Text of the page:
Riding a PHEV saves you some reasonable operating costs.
There are quite different types of PHEVs available as passenger cars, commercial vehicles, and vans, buses, trains, etc.
Parallel, series, and plug-in hybrids are generally classified as “full hybrids” because the electric motor could power the vehicle on its own.
In contrast, “Mild Hybrids” feature an electric motor that is available to helpthe gasoline engine.
This can result in an improved fuel economy or performance or both.
However, the fuel economy offered by “full hybrids” beat that of “mild hybrids.”
Hence, full hybrids remain more popular than mild hybrids.
Main Components of a Hybrid Electric Car
There are quite many components to see on a hybrid car; however, here, we focused on the major ones you will most likely see on all hybrids.
All hybrid vehicles come with a conventional battery that assists/recharges the electric motor.
Normally, the battery is engaged after the electric motor has already powered the car to a certain speed or length.
Also, it is the battery that powers most of the vehicle’s accessories.
All hybrid cars come with electric generators. These electric generators draw power in the form of electricity from the wheels when the driver applies brakes.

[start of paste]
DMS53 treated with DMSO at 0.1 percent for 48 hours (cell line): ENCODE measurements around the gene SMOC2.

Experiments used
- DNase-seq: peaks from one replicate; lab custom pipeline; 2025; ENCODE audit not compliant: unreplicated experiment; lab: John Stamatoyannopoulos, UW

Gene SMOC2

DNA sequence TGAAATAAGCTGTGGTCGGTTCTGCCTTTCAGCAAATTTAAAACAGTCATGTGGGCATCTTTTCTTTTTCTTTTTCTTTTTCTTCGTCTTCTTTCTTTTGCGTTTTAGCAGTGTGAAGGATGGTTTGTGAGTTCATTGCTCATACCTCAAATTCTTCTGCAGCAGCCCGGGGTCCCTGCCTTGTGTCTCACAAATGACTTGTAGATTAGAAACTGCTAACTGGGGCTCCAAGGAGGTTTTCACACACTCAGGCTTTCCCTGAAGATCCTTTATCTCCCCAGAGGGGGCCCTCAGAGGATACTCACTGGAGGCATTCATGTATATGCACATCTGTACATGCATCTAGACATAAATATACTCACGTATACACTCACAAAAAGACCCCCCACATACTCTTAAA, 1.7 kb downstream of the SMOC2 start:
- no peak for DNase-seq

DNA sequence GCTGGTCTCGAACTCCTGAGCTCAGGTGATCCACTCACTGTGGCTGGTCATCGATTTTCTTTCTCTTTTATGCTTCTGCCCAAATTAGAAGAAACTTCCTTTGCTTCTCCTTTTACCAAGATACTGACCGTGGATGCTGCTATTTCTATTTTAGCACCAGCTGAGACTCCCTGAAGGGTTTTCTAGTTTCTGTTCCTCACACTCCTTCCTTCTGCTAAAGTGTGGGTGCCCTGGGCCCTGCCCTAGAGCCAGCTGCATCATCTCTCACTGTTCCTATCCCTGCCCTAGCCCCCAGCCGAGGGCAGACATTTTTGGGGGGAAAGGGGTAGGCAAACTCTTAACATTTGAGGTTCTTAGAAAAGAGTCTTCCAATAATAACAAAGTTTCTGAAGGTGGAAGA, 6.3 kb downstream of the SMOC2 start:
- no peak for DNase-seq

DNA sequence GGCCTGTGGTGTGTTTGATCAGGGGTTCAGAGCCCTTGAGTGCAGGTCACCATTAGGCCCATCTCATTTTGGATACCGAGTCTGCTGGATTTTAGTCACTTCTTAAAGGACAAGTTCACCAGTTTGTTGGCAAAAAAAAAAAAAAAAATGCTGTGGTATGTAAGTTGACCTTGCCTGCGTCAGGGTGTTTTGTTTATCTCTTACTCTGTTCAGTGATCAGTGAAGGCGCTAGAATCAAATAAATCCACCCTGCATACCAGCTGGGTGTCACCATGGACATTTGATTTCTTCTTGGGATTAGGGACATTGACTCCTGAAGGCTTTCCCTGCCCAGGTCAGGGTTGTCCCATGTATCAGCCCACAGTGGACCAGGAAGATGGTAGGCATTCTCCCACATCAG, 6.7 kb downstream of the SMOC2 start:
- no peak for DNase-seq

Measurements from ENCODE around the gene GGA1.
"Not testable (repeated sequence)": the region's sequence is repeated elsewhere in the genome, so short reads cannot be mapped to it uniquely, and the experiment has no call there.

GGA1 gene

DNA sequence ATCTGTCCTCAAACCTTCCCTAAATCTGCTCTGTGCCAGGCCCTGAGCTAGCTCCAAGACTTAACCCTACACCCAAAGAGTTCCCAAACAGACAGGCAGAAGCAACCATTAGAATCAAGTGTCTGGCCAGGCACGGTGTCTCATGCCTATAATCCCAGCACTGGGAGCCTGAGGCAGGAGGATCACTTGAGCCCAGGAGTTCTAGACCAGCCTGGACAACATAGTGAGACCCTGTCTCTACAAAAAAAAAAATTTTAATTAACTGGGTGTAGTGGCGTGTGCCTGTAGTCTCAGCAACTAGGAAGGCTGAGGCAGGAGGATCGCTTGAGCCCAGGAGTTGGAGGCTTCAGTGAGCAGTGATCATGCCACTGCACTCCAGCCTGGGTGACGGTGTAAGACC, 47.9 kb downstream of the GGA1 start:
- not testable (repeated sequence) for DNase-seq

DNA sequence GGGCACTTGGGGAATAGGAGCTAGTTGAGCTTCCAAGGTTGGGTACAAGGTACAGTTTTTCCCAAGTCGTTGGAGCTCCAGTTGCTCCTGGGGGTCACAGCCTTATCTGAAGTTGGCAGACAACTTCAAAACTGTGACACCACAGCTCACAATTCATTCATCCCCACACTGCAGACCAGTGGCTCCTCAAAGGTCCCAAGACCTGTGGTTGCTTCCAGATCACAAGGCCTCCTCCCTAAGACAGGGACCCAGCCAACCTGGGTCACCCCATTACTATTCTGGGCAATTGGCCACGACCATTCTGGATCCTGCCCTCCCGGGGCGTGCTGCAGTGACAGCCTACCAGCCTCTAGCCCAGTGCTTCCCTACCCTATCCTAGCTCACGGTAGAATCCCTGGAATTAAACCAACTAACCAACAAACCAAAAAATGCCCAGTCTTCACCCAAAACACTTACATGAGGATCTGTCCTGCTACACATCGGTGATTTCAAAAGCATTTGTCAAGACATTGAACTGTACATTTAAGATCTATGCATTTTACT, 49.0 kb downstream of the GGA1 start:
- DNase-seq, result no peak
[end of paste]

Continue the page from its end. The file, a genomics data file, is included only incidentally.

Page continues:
In some hybrid models, the generator(s)is designed to drive the car, as well as regenerate energy.
A DC/DC converterconverts the DC power from the traction battery pack, which has higher-voltage to the required lower-voltage DC power to run some of the vehicle accessories or recharge the aux battery.
Gasoline fuel tank
Of course, a hybrid uses gasoline (though the usage is usually low); hence, hybrid cars also come with a fuel tank for storing gasoline for the combustion engine.
Typically, on hybrid vehicles, a3-way catalyst is designed to minimize engine-out emissions in the exhaust system.
Already, you should know that the function of the exhaust system in any car is to provide a channel where exhaust gases from the engine can be removed from via a tailpipe.
Electric traction motor
Every hybrid vehicle comes with an electric motor that (except for series or plug-in hybrids) works together with the engine, and is connected to a transmission alongside the combustionengine.
The electric motor utilizes power from the traction battery pack to drive the car wheels.
Internal combustion engine
The internal combustion engine works this way: fuel is infused into the combustion chamber or an intake manifold – there; the fuel is mixed with air and is kindled by a spark from the spark plug.
Thermal cooling system
The presence of this system in a hybrid vehicle regulates the car’s operating temperature to keep it at a suitable range so that the car runs smoothly and all the components function efficiently.
Power electronics controller
As the name implies, this component helps to regulate electrical energy from the traction battery back.
It also manages the speed and torque of the electric motor.
Traction battery pack
Simply, this is the battery that powers the electric motor; it is rechargeable, and in PHEVs, this battery can be recharged using an external power source.